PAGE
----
There is no definitive scientific research that indicates that Down syndrome is caused by environmental factors or the parents’ activities before or during pregnancy.
The additional partial or full copy of the 21st chromosome which causes Down syndrome can originate from either the father or the mother. Approximately 5% of the cases have been traced to the father.
Does Down Syndrome Run in Families?
All 3 types of Down syndrome are genetic conditions (relating to the genes), but only 1% of all cases of Down syndrome have a hereditary component (passed from parent to child through the genes). Heredity is not a factor in trisomy 21 (nondisjunction) and mosaicism. However, in one-third of cases of Down syndrome resulting from translocation there is a hereditary component – accounting for about 1% of all cases of Down syndrome.
The age of the mother does not seem to be linked to the risk of translocation. Most cases are sporadic – chance – events. However, in about one-third of cases, one parent is a carrier of a translocated chromosome.
What Is the Likelihood of Having a Second Child with Down Syndrome?
Once a woman has given birth to a baby with trisomy 21 (nondisjunction) or translocation, it is estimated that her chances of having another baby with trisomy 21 is 1 in 100 up until age 40.
The risk of recurrence of translocation is about 3% if the father is the carrier and 10-15% if the mother is the carrier. Genetic counseling can determine the origin of translocation.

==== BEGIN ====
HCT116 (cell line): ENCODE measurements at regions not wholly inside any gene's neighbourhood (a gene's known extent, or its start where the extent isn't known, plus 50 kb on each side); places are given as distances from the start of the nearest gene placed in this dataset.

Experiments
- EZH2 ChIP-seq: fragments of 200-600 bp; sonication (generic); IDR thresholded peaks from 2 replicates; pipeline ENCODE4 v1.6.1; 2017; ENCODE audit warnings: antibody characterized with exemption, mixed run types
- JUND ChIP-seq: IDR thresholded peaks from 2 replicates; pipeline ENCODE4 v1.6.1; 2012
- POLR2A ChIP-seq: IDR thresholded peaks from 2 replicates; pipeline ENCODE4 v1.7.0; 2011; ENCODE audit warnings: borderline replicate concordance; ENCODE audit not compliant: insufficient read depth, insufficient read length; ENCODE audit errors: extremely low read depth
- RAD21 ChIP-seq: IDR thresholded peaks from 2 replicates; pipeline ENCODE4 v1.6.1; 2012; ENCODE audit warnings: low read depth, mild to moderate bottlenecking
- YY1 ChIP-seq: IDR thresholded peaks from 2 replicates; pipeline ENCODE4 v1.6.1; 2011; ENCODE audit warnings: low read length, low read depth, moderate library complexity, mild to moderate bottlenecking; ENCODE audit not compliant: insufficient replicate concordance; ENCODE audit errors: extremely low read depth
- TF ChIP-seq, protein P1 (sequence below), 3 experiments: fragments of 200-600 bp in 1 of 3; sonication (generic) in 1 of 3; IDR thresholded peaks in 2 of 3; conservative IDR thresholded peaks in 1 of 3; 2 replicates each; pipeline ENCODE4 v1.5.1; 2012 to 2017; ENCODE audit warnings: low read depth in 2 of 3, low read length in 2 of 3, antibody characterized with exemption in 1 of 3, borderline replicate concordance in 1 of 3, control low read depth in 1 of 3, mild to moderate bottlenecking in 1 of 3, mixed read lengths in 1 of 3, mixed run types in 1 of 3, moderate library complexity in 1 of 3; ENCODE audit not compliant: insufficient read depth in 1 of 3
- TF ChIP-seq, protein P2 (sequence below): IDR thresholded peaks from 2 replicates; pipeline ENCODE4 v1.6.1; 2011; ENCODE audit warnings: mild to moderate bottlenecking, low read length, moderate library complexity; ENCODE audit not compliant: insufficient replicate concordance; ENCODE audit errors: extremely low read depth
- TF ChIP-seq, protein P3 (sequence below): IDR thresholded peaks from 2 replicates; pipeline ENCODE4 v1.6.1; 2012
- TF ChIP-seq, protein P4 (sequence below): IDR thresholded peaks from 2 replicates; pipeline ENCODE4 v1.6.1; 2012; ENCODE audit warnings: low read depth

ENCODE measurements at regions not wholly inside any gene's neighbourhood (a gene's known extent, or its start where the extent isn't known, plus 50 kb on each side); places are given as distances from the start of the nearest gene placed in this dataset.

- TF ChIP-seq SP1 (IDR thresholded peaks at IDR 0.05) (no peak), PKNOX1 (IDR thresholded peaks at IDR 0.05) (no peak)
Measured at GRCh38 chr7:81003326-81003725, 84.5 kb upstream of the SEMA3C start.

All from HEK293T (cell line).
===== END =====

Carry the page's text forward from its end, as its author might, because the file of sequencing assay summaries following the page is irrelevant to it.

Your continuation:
Preferred Language Guide
Use this language when referring to Down syndrome and people who have Down syndrome:
- People with Down syndrome should always be referred to as people first.
- Instead of “a Down syndrome child,” it should be “a child with Down syndrome.” Also avoid “Down’s child” and describing the condition as “Down’s,” as in, “He has Down’s.”
- Down syndrome is a condition or a syndrome, not a disease.
- People “have” Down syndrome, they do not “suffer from” it and are not “afflicted by” it.
- “Typically developing” or “typical” is preferred over “normal.”
- “Intellectual disability” or “cognitive disability” has replaced “mental retardation” as the appropriate term.
- NDSS strongly condemns the use of the word “retarded” in any derogatory context. Using this word is hurtful and suggests that people with disabilities are not competent.
Down vs. Down’s
- NDSS uses the preferred spelling, Down syndrome, rather than Down’s syndrome.
- Down syndrome is named for the English physician John Langdon Down, who characterized the condition, but did not have it. An “apostrophe s” connotes ownership or possession.
- While Down syndrome is listed in many dictionaries with both popular spellings (with or without an apostrophe s), the preferred usage in the United States is Down syndrome. The AP Stylebook recommends using “Down syndrome,” as well.